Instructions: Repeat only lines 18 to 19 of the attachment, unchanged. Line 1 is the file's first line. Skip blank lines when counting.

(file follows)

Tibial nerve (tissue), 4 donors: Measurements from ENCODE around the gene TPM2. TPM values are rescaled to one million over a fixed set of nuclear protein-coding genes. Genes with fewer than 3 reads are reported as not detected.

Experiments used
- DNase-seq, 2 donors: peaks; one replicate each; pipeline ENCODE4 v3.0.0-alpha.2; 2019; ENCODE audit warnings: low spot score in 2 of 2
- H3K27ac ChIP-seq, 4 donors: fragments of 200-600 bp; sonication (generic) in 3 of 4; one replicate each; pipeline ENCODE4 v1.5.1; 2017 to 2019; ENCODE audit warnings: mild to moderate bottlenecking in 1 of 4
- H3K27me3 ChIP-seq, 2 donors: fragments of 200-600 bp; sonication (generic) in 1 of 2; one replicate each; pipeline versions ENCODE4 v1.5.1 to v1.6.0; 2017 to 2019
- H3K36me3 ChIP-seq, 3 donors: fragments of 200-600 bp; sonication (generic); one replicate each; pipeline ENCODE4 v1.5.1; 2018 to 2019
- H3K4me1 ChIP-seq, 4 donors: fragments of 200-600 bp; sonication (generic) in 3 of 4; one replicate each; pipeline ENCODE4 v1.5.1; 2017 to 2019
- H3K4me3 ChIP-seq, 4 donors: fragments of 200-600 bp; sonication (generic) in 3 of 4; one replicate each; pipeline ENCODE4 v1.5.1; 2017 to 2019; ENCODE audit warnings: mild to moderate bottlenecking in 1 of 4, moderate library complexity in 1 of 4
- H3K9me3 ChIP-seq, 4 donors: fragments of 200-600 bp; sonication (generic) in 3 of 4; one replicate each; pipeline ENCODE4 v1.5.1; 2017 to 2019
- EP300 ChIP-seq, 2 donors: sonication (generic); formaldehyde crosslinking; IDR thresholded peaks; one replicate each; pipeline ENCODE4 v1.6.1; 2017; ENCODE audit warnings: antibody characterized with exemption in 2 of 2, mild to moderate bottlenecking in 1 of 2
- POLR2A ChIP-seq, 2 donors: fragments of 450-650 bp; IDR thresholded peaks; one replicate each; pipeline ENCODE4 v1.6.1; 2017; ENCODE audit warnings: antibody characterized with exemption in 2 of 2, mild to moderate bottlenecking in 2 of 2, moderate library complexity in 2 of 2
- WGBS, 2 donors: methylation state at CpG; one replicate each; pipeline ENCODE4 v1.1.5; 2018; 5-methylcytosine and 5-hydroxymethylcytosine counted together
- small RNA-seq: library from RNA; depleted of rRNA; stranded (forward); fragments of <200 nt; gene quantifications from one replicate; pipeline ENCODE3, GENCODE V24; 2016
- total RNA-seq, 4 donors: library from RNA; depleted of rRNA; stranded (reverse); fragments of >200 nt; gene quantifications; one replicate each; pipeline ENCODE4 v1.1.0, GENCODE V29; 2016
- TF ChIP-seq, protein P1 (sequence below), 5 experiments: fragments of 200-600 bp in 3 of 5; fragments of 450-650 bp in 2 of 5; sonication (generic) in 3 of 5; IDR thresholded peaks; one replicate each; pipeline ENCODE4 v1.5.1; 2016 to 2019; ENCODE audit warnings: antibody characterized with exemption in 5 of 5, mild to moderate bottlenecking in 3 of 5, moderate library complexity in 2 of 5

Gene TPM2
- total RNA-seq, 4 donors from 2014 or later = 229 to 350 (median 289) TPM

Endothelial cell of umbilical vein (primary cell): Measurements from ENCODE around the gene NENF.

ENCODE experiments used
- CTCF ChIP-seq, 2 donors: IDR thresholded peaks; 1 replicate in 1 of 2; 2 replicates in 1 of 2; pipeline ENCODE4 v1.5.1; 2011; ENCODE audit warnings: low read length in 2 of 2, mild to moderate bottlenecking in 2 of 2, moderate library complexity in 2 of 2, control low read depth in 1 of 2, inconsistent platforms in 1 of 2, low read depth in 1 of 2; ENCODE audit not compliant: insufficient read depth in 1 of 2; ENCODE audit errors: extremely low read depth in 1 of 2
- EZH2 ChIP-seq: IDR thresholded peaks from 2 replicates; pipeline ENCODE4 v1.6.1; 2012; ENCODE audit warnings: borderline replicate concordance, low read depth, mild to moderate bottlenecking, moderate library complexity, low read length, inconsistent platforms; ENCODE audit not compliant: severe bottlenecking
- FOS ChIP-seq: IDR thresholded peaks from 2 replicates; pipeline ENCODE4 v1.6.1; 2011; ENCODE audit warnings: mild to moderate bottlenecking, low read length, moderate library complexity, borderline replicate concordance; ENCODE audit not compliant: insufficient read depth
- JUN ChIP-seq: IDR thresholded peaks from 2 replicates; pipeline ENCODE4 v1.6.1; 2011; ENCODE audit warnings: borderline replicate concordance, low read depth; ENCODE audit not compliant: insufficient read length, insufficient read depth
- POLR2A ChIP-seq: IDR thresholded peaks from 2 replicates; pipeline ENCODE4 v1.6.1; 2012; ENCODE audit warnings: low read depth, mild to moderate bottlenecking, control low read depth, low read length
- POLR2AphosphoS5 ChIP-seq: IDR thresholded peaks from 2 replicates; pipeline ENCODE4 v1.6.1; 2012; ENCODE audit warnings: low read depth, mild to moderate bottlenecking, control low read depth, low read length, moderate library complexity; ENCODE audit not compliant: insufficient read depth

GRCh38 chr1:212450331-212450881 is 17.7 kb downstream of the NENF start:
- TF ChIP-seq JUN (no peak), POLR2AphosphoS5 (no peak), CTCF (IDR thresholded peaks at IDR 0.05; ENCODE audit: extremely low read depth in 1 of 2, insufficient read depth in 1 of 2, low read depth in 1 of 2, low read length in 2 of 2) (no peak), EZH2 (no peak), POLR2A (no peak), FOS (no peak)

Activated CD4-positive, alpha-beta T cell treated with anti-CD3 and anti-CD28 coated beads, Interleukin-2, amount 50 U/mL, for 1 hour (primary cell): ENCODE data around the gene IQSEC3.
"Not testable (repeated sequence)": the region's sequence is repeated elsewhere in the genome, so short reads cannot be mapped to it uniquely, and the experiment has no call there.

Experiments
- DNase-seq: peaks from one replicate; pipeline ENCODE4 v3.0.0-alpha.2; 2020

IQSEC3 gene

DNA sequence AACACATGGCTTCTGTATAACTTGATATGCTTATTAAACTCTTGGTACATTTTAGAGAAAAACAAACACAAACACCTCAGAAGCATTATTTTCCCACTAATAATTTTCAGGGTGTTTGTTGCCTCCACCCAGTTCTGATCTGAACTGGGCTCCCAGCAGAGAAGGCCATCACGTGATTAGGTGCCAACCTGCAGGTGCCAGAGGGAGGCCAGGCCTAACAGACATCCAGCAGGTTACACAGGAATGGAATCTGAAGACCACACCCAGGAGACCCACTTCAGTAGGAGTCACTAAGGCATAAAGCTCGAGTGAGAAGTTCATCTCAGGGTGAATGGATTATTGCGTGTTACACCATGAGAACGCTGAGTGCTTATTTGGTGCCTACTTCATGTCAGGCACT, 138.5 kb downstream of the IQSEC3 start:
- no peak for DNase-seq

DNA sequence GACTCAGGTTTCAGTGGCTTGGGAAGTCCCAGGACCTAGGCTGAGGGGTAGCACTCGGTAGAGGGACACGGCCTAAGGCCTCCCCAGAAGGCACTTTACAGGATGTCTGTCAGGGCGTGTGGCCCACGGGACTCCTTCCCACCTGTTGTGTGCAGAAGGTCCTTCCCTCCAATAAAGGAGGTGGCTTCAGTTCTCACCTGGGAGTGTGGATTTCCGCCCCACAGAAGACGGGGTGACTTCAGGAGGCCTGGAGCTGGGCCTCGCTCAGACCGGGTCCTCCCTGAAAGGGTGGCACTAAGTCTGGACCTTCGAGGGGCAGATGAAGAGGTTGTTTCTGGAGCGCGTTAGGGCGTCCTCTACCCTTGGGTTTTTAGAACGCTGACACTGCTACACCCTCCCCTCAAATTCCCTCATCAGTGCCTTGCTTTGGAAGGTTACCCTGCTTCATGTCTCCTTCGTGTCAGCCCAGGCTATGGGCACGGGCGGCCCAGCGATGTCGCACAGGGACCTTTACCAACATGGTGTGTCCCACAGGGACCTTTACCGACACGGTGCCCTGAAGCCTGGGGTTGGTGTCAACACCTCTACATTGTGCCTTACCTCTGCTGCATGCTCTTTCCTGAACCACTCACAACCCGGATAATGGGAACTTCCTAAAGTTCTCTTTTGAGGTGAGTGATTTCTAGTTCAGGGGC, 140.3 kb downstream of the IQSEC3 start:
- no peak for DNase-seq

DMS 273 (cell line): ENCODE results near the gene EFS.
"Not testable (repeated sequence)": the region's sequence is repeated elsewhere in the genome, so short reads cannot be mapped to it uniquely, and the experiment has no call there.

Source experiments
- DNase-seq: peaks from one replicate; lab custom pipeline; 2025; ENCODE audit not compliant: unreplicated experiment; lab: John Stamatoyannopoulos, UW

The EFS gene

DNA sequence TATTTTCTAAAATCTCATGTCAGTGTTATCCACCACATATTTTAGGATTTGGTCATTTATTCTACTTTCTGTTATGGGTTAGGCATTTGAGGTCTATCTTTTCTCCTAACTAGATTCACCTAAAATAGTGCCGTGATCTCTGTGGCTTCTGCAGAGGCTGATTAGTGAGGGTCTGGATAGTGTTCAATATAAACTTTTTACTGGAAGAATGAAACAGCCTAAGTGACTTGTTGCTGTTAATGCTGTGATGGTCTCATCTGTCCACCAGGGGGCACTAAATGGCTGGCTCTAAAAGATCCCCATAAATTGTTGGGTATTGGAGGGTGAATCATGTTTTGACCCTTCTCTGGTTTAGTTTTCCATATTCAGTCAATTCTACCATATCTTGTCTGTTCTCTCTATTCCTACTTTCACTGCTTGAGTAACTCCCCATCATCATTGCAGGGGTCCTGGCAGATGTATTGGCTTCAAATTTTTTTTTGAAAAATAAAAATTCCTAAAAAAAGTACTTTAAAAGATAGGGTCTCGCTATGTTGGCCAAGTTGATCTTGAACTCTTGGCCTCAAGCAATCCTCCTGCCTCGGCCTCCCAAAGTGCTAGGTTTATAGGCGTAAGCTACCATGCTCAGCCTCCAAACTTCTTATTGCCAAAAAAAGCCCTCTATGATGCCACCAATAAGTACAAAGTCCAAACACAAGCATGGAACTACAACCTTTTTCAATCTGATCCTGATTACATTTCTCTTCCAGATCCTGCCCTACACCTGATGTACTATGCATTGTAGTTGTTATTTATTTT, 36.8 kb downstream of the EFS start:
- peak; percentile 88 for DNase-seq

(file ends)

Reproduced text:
Endothelial cell of umbilical vein (primary cell): Measurements from ENCODE around the gene NENF.

ENCODE experiments used